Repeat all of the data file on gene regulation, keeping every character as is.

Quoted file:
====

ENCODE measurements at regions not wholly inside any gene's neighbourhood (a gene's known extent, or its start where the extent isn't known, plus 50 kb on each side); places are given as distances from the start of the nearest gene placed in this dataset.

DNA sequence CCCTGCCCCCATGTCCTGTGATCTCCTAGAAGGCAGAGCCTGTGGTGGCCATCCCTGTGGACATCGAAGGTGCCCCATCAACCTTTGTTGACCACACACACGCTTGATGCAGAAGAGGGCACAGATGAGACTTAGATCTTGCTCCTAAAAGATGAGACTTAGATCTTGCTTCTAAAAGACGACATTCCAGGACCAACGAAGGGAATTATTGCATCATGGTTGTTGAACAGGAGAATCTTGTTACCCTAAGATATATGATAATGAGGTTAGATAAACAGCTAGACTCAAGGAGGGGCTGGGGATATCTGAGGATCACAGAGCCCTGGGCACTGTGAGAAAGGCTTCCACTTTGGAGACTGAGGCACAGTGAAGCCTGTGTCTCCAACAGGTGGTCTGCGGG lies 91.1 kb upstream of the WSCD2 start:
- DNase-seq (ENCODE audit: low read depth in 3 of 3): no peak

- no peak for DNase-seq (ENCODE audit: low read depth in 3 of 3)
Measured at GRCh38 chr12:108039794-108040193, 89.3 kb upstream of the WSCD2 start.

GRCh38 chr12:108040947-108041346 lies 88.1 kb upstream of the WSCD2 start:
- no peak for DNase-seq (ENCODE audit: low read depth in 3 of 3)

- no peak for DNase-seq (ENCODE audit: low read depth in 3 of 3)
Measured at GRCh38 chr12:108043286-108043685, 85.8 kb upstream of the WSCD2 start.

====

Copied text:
ENCODE measurements at regions not wholly inside any gene's neighbourhood (a gene's known extent, or its start where the extent isn't known, plus 50 kb on each side); places are given as distances from the start of the nearest gene placed in this dataset.

DNA sequence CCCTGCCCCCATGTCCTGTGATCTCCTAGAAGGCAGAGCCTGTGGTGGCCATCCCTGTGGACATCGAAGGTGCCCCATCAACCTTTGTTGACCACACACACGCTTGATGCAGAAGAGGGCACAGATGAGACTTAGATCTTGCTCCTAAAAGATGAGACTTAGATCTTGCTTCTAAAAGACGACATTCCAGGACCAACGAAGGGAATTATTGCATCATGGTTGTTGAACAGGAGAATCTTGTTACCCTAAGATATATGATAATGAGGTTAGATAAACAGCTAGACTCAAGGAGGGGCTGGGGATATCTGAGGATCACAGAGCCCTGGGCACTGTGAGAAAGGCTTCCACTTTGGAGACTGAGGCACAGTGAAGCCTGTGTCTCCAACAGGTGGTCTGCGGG lies 91.1 kb upstream of the WSCD2 start:
- DNase-seq (ENCODE audit: low read depth in 3 of 3): no peak

- no peak for DNase-seq (ENCODE audit: low read depth in 3 of 3)
Measured at GRCh38 chr12:108039794-108040193, 89.3 kb upstream of the WSCD2 start.

GRCh38 chr12:108040947-108041346 lies 88.1 kb upstream of the WSCD2 start:
- no peak for DNase-seq (ENCODE audit: low read depth in 3 of 3)

- no peak for DNase-seq (ENCODE audit: low read depth in 3 of 3)
Measured at GRCh38 chr12:108043286-108043685, 85.8 kb upstream of the WSCD2 start.